The great news for the hotel industry is that operators don’t need to wait for this to happen to immediately receive the networking components they need. Despite industry-wide supply chain challenges, stock is available without delay. Hotels needing wireless access pointsWLAN controllers and LAN switches can purchase them now from a supplier obtaining its equipment from manufacturers and OEM partners outside of China where supply problems are nonexistent. Forget waiting 52 weeks to get back-logged supply. Hoteliers can affordably upgrade their infrastructure today with the latest Wi-Fi 6 technology and effectively meet the exponential internet and IoT growth demands.

  1. Deployments of Passpoint or OpenRoaming™ will gain momentum. For the OpenRoaming initiative from the Wireless Broadband Alliance, 2022 has been quite rich. By December 2023, the WBA anticipates OpenRoaming to reach 5 to 6 million hotspots — from 1 million in Q1 2022 — spanning a wide variety of public venues and already involving 2,000 companies. Deployments of Passpoint/OpenRoaming continue to rise as more brands and identity providers recognize the value of the federation to enable seamless connectivity access across different networks.

Passpoint is gaining popularity in all areas of travel. For those unfamiliar with this technology, Passpoint is a protocol developed by the Wi-Fi Alliance (WFA) that allows Wi-Fi-enabled devices to discover and authenticate to Wi-Fi hotspots that provide access to the internet and internal networks. Passpoint secures access to Wi-Fi networks by encrypting the traffic sent over the wireless infrastructure, provides users with seamless connectivity to the Wi-Fi infrastructure without any user interaction, offers seamless roaming between locations where the user’s device is configured to access the network, and allows optional cellular carrier roaming where the user’s device has been configured to interoperate with the specific carrier. It is designed to operate in the same manner as cellular in that it provides seamless roaming between different carriers, while at the same time providing the user with a secure connection.

The benefits of Passpoint are convenience and security. Passpoint enables guests to log onto the hotel’s network seamlessly, without need for the PMS to look up their personally identifiable information (PII) or for guests to enter passwords. It provides the encrypted connection that travelers demand but most hotels don’t offer today. To better understand how Passpoint can be deployed at each stage of the traveler’s journey, click here.

Mass deployment of Passpoint across a major global brand will be announced later this year, with several installations underway. While brand-wide implementation is not that difficult to do, there is some resistance as smaller brands struggle with the idea of building back-end authentication themselves. Here’s more good news: some vendors will do all the hard work on the brand’s behalf.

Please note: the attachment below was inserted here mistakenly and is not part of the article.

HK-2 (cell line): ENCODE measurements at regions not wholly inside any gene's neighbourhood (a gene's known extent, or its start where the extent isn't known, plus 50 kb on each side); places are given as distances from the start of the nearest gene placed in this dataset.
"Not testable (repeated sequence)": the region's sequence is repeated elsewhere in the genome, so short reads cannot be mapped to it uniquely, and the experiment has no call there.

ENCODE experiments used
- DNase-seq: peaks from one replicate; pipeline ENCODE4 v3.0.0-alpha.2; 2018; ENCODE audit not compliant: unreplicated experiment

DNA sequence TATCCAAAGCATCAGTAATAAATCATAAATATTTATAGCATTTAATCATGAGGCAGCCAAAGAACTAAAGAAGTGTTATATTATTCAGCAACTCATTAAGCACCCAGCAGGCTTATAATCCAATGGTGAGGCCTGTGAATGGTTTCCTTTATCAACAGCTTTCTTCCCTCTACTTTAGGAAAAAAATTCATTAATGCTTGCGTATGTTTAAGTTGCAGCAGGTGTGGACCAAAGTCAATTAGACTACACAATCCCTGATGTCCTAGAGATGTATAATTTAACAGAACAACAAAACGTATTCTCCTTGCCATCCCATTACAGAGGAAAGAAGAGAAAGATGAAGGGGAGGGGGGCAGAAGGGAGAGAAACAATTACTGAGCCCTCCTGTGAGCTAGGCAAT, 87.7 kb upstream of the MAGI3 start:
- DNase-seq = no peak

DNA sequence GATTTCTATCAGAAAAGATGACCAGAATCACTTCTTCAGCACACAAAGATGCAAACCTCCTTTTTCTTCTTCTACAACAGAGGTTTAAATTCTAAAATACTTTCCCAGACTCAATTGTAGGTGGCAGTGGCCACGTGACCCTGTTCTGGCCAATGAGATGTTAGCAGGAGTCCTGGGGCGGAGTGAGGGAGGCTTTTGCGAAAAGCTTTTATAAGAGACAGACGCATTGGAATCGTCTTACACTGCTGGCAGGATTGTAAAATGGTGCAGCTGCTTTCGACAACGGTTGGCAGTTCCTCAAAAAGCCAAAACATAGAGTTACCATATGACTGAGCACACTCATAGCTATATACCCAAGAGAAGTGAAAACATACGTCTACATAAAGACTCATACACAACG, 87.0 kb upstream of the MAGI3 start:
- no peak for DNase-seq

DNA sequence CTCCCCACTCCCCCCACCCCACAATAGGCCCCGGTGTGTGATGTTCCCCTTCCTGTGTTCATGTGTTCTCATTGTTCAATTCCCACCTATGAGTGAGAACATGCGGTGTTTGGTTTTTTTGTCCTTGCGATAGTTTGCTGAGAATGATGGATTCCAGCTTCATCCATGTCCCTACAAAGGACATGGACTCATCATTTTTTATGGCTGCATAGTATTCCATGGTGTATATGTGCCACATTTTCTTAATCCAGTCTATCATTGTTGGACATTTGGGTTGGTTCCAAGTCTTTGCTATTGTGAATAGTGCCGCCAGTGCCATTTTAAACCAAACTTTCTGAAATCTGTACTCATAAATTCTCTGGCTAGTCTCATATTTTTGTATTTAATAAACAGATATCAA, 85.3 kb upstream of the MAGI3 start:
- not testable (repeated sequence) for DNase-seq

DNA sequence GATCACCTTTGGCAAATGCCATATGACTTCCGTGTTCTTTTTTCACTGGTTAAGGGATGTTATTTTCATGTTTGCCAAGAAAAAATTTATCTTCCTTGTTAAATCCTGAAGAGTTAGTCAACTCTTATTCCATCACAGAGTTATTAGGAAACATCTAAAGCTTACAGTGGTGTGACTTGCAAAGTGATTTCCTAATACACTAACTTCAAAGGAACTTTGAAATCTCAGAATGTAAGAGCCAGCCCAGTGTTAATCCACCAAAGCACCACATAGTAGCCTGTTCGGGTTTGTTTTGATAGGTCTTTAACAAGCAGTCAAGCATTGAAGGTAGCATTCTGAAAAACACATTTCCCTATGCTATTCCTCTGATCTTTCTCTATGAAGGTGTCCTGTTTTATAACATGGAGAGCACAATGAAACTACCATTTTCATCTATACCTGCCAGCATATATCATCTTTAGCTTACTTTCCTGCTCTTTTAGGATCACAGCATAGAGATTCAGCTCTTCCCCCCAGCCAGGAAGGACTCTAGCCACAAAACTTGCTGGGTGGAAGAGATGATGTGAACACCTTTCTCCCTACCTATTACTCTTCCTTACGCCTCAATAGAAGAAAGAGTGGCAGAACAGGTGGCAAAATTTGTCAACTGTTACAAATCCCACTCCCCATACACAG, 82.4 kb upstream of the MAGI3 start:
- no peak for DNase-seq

1. Convergence Between Wi-Fi and 5G. Convergence and coexistence are always [on Maravedis’] radar as use cases emerge that work optimally over multiple types of connectivity. The convergence between licensed and unlicensed technologies will continue to play a critical role in service providers’ current and future strategies (whether they admit it or not). There is a particular agreement and focus on convergence in enterprise settings, where many stakeholders believe Wi-Fi and 5G will coexist to support enhanced flexibility for enterprise services.

Today consumers are beginning to see the replacement of copper wire or fiber connections in their homes with 5G. The next evolution will be the migration from 5G roaming to Wi-Fi 6. Should hotels jump on this bandwagon and integrate 5G and Wi-Fi 6 (a multi-access edge computing/MEC gateway between cell carriers and the hotel must exist), it would bring several benefits. For instance, a van driver using their 5G cell phone can instantly and seamlessly access the hotel’s Wi-Fi 6 network and have full transparency to shuttle bookings as if they were on the premises, or a guest off site can order food to be delivered to the room or check room-cleaning status before returning to the hotel.

As long as  guests have already checked in, they can take full advantage of the integrated 5G to Wi-Fi 6 network no matter where they are located. In addition, when on site a guest’s 5G mobile device can automatically roam on the Wi-Fi 6 network, offering seamless connectivity. Wi-Fi 6 is table stakes for this functionality to exist. Hotels upgrading today can take full advantage of this integration capability when cell carriers begin offering the service tomorrow. Pent-up demand for this service exists among travelers today. 

According to the 2023 Lodging Technology Study, “the promise of 5G to bring about digital transformation for hotel guests is well established — a robust technology infrastructure is available to deliver exceptional in-room and on-property experiences, entertainment, and so many other guest-facing and operational benefits.” The study further shows increased interest in artificial intelligence, biometrics, and voice-enabled devices, technologies that just a few years ago seemed over the horizon.

In hotels, a strong Wi-Fi connection is like hot water – you’ve got to offer it for guests to remain and return. If the hotel’s network is not “at least as good” as what travelers have in their homes, operators will not be able to remain in business. People are traveling again. The hotel’s network will determine where they stay.


About the Author
Richard Wagner is Director of Certification and Compliance at Nomadix, a leading provider of patented internet gateways, wired and wireless infrastructure networks, in-room TV casting, Passpoint, in-room voice assistants, and cloud-based PBX phone service for hotels. Wagner is responsible for ensuring that all Nomadix products are compliant with global hotel standards and training Nomadix resellers to ensure flawless installation and support. Prior to joining Nomadix, Wagner spent 23 years at Marriott International Inc. as Director, Emerging Technologies. He was responsible for the evaluation and recommendation of emerging communication technologies deployed at all Marriott Hotel brands, as well as the development of the Marriott Global Property Network Standards (GPNS) that defines the network infrastructure and deployment requirements.